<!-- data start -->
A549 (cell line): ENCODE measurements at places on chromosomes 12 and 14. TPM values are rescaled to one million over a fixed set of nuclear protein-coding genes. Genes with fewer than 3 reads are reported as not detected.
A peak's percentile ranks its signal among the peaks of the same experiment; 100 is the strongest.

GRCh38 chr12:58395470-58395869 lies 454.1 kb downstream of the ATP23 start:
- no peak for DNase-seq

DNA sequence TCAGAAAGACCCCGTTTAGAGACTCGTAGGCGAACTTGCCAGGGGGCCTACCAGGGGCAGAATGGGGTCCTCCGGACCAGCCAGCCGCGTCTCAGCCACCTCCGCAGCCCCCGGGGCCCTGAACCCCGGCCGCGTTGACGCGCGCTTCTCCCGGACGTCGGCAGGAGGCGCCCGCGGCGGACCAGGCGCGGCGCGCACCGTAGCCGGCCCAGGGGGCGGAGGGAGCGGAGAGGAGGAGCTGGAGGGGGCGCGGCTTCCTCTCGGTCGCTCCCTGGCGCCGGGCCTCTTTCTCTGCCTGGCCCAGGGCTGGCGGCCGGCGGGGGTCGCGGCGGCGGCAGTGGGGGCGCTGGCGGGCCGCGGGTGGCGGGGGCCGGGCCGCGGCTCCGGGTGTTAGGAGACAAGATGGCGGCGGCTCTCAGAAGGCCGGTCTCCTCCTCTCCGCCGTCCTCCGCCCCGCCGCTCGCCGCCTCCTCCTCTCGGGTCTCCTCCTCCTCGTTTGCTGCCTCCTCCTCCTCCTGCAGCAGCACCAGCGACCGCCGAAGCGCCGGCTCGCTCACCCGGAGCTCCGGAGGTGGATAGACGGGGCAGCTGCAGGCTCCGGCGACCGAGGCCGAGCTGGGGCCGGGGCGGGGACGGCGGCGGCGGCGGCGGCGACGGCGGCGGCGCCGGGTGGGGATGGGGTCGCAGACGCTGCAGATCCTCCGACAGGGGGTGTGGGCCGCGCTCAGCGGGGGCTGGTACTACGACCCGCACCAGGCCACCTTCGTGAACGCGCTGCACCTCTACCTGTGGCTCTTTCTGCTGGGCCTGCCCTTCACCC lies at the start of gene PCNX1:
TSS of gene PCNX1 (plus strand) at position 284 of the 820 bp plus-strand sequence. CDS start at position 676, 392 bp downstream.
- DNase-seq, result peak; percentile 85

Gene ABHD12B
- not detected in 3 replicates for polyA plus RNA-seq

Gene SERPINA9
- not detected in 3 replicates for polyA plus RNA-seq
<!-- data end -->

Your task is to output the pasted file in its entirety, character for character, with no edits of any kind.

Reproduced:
A549 (cell line): ENCODE measurements at places on chromosomes 12 and 14. TPM values are rescaled to one million over a fixed set of nuclear protein-coding genes. Genes with fewer than 3 reads are reported as not detected.
A peak's percentile ranks its signal among the peaks of the same experiment; 100 is the strongest.

GRCh38 chr12:58395470-58395869 lies 454.1 kb downstream of the ATP23 start:
- no peak for DNase-seq

DNA sequence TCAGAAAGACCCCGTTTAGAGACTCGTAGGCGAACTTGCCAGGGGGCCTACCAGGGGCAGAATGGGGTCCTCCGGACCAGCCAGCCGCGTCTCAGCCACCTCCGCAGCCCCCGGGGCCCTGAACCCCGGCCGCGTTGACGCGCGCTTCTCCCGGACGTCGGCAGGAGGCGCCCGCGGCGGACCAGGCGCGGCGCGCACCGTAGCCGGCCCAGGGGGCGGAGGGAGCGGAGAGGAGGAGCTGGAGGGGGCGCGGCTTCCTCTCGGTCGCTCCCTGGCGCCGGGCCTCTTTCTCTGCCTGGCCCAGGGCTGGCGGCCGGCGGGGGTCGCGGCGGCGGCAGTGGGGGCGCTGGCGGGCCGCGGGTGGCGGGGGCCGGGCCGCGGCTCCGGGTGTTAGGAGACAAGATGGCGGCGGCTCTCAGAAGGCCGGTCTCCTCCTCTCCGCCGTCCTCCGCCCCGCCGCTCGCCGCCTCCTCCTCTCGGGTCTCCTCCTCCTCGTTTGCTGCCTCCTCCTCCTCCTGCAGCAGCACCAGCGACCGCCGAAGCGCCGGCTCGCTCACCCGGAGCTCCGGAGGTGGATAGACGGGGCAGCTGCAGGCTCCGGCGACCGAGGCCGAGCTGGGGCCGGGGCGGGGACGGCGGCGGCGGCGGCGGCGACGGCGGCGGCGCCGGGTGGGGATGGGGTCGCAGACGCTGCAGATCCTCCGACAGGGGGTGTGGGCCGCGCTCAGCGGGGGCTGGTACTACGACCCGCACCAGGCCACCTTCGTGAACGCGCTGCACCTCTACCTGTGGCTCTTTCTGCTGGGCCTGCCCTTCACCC lies at the start of gene PCNX1:
TSS of gene PCNX1 (plus strand) at position 284 of the 820 bp plus-strand sequence. CDS start at position 676, 392 bp downstream.
- DNase-seq, result peak; percentile 85

Gene ABHD12B
- not detected in 3 replicates for polyA plus RNA-seq

Gene SERPINA9
- not detected in 3 replicates for polyA plus RNA-seq